Etiologic field effect: reappraisal of the field effect concept in cancer predisposition and progression

Paul Lochhead, Andrew T Chan, Reiko Nishihara, Charles S Fuchs, Andrew H Beck, Edward Giovannucci, Shuji Ogino

Research output: Contribution to journalArticle

75 Citations (Scopus)

Abstract

The term 'field effect' (also known as field defect, field cancerization, or field carcinogenesis) has been used to describe a field of cellular and molecular alteration, which predisposes to the development of neoplasms within that territory. We explore an expanded, integrative concept, 'etiologic field effect', which asserts that various etiologic factors (the exposome including dietary, lifestyle, environmental, microbial, hormonal, and genetic factors) and their interactions (the interactome) contribute to a tissue microenvironmental milieu that constitutes a 'field of susceptibility' to neoplasia initiation, evolution, and progression. Importantly, etiological fields predate the acquisition of molecular aberrations commonly considered to indicate presence of filed effect. Inspired by molecular pathological epidemiology (MPE) research, which examines the influence of etiologic factors on cellular and molecular alterations during disease course, an etiologically focused approach to field effect can: (1) broaden the horizons of our inquiry into cancer susceptibility and progression at molecular, cellular, and environmental levels, during all stages of tumor evolution; (2) embrace host-environment-tumor interactions (including gene-environment interactions) occurring in the tumor microenvironment; and, (3) help explain intriguing observations, such as shared molecular features between bilateral primary breast carcinomas, and between synchronous colorectal cancers, where similar molecular changes are absent from intervening normal colon. MPE research has identified a number of endogenous and environmental exposures which can influence not only molecular signatures in the genome, epigenome, transcriptome, proteome, metabolome and interactome, but also host immunity and tumor behavior. We anticipate that future technological advances will allow the development of in vivo biosensors capable of detecting and quantifying 'etiologic field effect' as abnormal network pathology patterns of cellular and microenvironmental responses to endogenous and exogenous exposures. Through an 'etiologic field effect' paradigm, and holistic systems pathology (systems biology) approaches to cancer biology, we can improve personalized prevention and treatment strategies for precision medicine.Modern Pathology advance online publication, 13 June 2014; doi:10.1038/modpathol.2014.81.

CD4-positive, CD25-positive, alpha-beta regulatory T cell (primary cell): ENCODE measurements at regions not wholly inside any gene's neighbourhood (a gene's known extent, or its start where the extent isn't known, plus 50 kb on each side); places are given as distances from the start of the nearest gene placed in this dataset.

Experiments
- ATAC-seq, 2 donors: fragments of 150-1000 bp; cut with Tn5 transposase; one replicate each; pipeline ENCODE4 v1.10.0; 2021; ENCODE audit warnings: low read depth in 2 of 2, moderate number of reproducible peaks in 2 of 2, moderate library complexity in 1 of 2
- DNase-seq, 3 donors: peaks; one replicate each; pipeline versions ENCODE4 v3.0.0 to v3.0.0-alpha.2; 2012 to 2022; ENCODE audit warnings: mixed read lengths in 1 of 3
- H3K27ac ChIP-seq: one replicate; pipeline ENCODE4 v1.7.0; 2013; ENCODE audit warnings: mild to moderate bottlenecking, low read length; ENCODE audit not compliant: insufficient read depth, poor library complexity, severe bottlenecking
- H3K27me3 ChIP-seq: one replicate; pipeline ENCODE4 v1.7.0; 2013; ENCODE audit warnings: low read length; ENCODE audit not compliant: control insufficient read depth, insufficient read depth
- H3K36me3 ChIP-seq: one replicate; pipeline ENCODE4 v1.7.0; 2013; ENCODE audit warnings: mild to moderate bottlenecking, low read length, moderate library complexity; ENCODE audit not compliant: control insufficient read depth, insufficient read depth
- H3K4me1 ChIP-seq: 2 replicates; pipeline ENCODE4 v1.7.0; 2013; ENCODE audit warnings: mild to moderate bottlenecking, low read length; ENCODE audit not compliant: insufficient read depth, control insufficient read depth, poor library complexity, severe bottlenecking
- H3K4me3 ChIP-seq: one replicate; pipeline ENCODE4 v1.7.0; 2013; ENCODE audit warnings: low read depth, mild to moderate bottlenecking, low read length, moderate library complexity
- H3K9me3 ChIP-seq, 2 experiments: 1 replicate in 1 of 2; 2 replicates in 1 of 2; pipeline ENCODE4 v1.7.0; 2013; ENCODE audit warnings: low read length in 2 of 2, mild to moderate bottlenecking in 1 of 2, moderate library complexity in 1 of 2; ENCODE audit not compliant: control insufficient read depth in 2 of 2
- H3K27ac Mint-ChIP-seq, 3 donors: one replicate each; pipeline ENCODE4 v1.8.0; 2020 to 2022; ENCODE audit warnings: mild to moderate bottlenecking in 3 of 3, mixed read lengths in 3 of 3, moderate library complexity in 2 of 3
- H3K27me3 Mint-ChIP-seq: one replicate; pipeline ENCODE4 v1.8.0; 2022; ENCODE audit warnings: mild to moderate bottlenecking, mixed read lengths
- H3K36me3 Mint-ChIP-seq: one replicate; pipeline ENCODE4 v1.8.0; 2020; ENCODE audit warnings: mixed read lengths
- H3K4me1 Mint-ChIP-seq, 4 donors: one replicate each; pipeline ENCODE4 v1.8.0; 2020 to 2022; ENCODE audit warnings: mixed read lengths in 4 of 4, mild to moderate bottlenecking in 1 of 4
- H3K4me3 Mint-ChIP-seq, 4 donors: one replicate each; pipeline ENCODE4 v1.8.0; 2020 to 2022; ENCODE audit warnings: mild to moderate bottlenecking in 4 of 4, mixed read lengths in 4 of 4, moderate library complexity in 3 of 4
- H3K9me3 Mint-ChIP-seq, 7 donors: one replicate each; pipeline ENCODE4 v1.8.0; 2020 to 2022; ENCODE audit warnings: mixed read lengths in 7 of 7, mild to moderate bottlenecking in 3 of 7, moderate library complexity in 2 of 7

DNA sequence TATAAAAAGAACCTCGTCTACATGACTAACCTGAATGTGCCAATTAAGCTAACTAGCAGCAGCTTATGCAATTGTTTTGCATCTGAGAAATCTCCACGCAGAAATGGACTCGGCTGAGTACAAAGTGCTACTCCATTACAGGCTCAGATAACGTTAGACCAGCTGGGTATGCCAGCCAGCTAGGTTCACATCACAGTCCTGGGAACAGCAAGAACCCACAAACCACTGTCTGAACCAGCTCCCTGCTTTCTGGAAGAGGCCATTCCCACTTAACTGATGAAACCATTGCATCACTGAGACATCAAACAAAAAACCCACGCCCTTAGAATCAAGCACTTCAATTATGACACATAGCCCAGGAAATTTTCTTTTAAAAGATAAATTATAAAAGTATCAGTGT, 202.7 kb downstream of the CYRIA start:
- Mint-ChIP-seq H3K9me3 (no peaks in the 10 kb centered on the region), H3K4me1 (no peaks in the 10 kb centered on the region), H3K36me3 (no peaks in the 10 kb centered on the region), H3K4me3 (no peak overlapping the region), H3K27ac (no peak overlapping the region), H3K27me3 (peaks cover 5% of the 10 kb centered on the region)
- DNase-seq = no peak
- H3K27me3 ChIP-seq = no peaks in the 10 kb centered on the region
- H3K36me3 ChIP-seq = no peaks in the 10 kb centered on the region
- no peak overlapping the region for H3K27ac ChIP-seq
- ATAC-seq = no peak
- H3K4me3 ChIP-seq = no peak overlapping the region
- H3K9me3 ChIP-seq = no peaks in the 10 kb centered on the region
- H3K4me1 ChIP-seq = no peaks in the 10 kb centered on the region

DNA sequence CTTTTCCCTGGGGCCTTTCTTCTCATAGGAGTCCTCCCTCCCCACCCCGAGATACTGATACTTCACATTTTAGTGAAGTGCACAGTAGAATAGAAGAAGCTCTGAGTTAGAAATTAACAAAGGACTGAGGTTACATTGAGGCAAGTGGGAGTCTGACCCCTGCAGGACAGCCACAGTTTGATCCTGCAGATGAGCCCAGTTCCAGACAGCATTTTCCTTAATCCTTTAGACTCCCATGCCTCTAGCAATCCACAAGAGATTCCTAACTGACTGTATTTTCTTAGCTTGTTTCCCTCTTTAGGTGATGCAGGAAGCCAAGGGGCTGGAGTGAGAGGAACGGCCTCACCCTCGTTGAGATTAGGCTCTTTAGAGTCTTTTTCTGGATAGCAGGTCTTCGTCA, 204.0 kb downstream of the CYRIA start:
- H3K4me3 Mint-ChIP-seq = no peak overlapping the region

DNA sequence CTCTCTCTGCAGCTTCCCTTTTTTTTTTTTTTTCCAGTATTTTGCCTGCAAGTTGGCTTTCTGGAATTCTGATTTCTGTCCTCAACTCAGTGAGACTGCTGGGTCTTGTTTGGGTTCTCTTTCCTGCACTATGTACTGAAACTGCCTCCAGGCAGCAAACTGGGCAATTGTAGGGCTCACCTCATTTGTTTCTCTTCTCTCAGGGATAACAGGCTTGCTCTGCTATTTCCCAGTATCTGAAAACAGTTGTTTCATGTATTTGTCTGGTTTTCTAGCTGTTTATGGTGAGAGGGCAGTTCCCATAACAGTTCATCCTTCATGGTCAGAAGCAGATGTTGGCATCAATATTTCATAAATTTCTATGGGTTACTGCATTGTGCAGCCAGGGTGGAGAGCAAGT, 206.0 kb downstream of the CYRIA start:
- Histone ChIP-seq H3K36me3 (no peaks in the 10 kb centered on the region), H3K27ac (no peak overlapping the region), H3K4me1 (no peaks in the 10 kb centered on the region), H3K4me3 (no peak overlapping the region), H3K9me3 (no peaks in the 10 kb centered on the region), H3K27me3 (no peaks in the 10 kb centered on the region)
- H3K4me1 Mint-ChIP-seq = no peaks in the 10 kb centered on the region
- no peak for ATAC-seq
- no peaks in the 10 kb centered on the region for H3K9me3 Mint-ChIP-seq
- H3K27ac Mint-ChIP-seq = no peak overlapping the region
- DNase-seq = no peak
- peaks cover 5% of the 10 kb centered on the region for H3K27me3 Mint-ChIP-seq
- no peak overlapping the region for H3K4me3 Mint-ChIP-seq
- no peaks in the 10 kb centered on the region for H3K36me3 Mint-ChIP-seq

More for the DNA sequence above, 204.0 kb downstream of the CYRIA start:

Original languageEnglish
Pages (from-to)14-29
Number of pages16
JournalModern pathology : an official journal of the United States and Canadian Academy of Pathology, Inc
Volume28
Issue number1
Early online date13 Jun 2014
DOIs
Publication statusPublished - Jan 2015

Fingerprint

Neoplasms
Molecular Epidemiology
Pathology
Microbial Genetics
Gene-Environment Interaction
Precision Medicine
Tumor Microenvironment
Systems Biology
Metabolome
Environmental Exposure
Biosensing Techniques
Proteome
Prednisolone
Transcriptome
Research
Publications
Life Style
Colorectal Neoplasms
Immunity
Colon

Keywords

  • Cancer
  • Epidemiology
  • Pathogenesis

Cite this

Etiologic field effect : reappraisal of the field effect concept in cancer predisposition and progression. / Lochhead, Paul; Chan, Andrew T; Nishihara, Reiko; Fuchs, Charles S; Beck, Andrew H; Giovannucci, Edward; Ogino, Shuji.

In: Modern pathology : an official journal of the United States and Canadian Academy of Pathology, Inc, Vol. 28, No. 1, 01.2015, p. 14-29.

Research output: Contribution to journalArticle

Lochhead, Paul ; Chan, Andrew T ; Nishihara, Reiko ; Fuchs, Charles S ; Beck, Andrew H ; Giovannucci, Edward ; Ogino, Shuji. / Etiologic field effect : reappraisal of the field effect concept in cancer predisposition and progression. In: Modern pathology : an official journal of the United States and Canadian Academy of Pathology, Inc. 2015 ; Vol. 28, No. 1. pp. 14-29.
@article{c6d6e8e656874901b38b5755d2c3fdd4,
title = "Etiologic field effect: reappraisal of the field effect concept in cancer predisposition and progression",